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By Bob Zientara (Guest Writer) Barron News-Shield
It was the year 2006 (when George W. Bush was still president) that Barron resident Brooke Lippold fell ill one day while working at St. Croix Casino.
Her legs swelled, and there was evidence of internal bleeding.
Early the next year, 2007, she was diagnosed with kidney failure. A regimen of dialysis began, and Brooke, together with her parents, Brian and Brenda, began what they hoped would be as short of a time as possible before Brooke could get a kidney transplant.
Little did they know that they would have to wait more than nine years before Brooke was healthy enough, and a donor could be located.
The family never lost faith, but things got tough at times.
“We knew (the transplant) was going to happen but certainly not like this,” Brooke said.
Brenda had to play a dual role – worrying as a parent, but comforting her daughter.
“She’d call at night, crying, (and saying) ‘Mom I can’t take it anymore,’” Brenda remembered.
Of all things, it was a video appeal on Facebook that produced the donor – Amity Peet, a resident of Canton, east of Cameron. The Lippolds said that Peet agreed to let her name be used for this story.
“It amazed me,” said Brenda Lippold. “Brooke went on Facebook and put a video online. And a lady from Cameron says OK, I’ll get tested.”
Brooke Lippold and Peet made the trip to Rochester on Brooke’s birthday, Aug. 31, 2015, and discovered that they were compatible.
Brian Lippold was a match for his daughter, “but they wanted me to take off 140 pounds,” he said. “When you get older, the first 30 or 40 pounds aren’t that hard, but the rest is very difficult.”
Brooke might have qualified for the operation sooner, but she, too, had medical complications.
“My weight was an issue at first,” said Brooke, now 32, in a Christmas Eve interview at the Barron News-Shield.
After surgery and dieting, she took off more than 130 pounds.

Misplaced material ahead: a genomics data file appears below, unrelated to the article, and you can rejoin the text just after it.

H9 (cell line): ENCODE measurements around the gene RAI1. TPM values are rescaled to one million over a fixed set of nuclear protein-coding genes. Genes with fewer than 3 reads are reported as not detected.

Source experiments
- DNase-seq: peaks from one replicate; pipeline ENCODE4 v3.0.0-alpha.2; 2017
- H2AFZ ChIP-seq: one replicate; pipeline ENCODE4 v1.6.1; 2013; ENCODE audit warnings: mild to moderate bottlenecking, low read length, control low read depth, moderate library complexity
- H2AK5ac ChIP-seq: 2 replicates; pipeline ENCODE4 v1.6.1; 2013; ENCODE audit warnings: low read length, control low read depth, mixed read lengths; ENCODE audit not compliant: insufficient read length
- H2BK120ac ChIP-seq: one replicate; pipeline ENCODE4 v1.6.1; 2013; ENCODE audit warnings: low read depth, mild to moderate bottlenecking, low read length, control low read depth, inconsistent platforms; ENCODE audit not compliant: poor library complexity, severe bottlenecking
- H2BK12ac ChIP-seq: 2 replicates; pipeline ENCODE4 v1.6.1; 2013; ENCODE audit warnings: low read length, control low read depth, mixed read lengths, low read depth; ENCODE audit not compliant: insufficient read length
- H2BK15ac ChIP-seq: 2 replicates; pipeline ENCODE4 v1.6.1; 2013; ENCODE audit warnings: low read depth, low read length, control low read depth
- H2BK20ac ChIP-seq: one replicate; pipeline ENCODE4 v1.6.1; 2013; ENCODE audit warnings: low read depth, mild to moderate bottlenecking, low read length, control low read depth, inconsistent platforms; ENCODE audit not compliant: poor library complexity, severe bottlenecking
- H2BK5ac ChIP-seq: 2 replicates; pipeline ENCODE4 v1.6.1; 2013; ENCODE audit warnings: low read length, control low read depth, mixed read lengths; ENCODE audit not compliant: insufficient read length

“After I got (the weight) taken care of, there were other medical issues that came up,” Brooke added. They included a hysterectomy and the removal of her parathyroid gland, which controls the calcium levels in the body.
Each time there was a medical issue, Brooke went off the list.
“The good thing was that when I was healthy again, I got back my same place on the (waiting) list,” she said.
The operation will start at about 8 a.m. Thursday, Dec. 31, 2015 – New Year’s Eve.
The four- to five-hour operation is just the start. Brooke will remain in Rochester for three to four weeks for therapy, tests, and other procedures.
And what happens when she gets back to Barron?
“I’m getting a job for sure,” Lippold said. “And I’ll just try to be normal. I have forgotten what that’s like.”
Born and raised in Turtle Lake, Brenda and her husband, Brian, a native of the Upper Peninsula, are also the parents of Valerie Hegg, Turtle Lake, Brianna, now serving in the U.S. Army in California, Brandy, a Lutheran Social Services employee in Green Bay, and Tiffany, a stay-at-home mom.
“We want to give special recognition to the community, to all of the donations we have received, and especially, Mayo Clinic (Health System),” Brian Lippold said.
Photo from News-Shield archives